Class 6 notes.

Class 7 recording

Class 7 notes.

After completing the LARS-Lasso discussion today, we will start the topic of

Class 8 recording

Class 8 notes.

Code for fitting models to the Sampson monks and E-Coli networks

Class 9 recording

Class 9 notes

Class 10 recording

Presentation slides for Boaz Nadler's presentation: Introduction, Parts 1&2 of his talk, Part 3 of his talk

Class 11 recording

Class 11 notes

QPD presentation

Homework 3 is now available. The first problem uses the files covtrain.csv, covtest.csv with code hints in pca.r. The second problem relies on topics from Yoav Benjamini's talk, and refers to the Science paper by Zeggini et al.

Class 12 recording (unfortunately there are some problems with video in the beginning and the screen share did not work properly for most of the talk, however you have the full presentation available).

Yoav Benjamini's presentation

Class 13 recording

- It is big (obviously): this could mean having many observations (large n), many features/variables (large p), or both
- It has additional structure information: temporal, spatial, graph structure (like network data), etc.
- It leads to non-traditional modeling problems, like network evolution, collaborative filtering, structured learning, etc.
- It presents significant practical challenges in handling the
data and modeling it, including:
- The need to maintain privacy and security of the data while sharing it and extracting information from it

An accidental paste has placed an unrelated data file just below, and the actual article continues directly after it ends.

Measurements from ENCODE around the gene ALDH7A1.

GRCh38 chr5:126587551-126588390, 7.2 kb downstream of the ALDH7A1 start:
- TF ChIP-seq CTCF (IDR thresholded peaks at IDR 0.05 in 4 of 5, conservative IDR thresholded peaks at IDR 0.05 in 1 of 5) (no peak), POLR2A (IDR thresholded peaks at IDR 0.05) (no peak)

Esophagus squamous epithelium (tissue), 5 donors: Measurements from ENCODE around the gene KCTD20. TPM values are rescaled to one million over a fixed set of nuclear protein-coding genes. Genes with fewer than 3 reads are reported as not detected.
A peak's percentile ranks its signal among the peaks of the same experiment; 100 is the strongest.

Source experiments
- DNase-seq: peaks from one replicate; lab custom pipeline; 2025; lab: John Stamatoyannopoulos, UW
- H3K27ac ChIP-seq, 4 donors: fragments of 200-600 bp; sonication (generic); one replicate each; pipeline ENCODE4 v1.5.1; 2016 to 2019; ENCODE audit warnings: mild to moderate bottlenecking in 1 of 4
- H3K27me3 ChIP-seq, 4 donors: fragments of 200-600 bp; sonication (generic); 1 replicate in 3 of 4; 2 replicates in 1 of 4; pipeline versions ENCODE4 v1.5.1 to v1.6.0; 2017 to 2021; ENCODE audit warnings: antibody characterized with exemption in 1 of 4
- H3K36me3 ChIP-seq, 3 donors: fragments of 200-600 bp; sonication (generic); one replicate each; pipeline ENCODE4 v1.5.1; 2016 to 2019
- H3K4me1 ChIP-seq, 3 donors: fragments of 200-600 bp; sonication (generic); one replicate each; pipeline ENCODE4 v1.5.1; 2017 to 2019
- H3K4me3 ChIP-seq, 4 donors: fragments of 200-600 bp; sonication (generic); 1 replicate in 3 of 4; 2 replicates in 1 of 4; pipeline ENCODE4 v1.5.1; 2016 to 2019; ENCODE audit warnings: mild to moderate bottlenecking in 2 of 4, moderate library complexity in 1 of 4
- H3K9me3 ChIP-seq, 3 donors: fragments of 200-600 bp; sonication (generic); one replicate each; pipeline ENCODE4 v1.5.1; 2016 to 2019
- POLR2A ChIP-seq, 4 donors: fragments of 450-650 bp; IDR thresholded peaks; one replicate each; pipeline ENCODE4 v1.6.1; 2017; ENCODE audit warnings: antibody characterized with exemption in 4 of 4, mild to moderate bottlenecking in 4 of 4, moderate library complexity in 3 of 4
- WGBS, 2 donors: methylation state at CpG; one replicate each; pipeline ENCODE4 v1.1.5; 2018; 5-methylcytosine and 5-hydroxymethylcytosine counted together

- The difficulty in storing and performing calculations at scale
- The difficulty in correctly interpreting the data and generating valid statistical modeling problems from it

- The full extent of its potential utility is unclear and subject to research

- Internet usage data, including social network information, search and advertising information, etc.
- Health records and related information
- Scientific databases, including areas like particle physics, electron microscopy and genetics
- Images and video surveillance data

- Network modeling: Probabilistic models of network evolution; Parameter estimation and inference
- Privacy: Differential privacy; Algorithms to guarantee privacy in different settings; Examples of privacy breaches
- Efficient computation in predictive modeling: Regularization path algorithms; Stochastic gradient descent
- Statistical validity of scientific research on modern data: Replicability; Sequential testing on public databases
- Spectral analysis of large random matrices: statistical and computational issues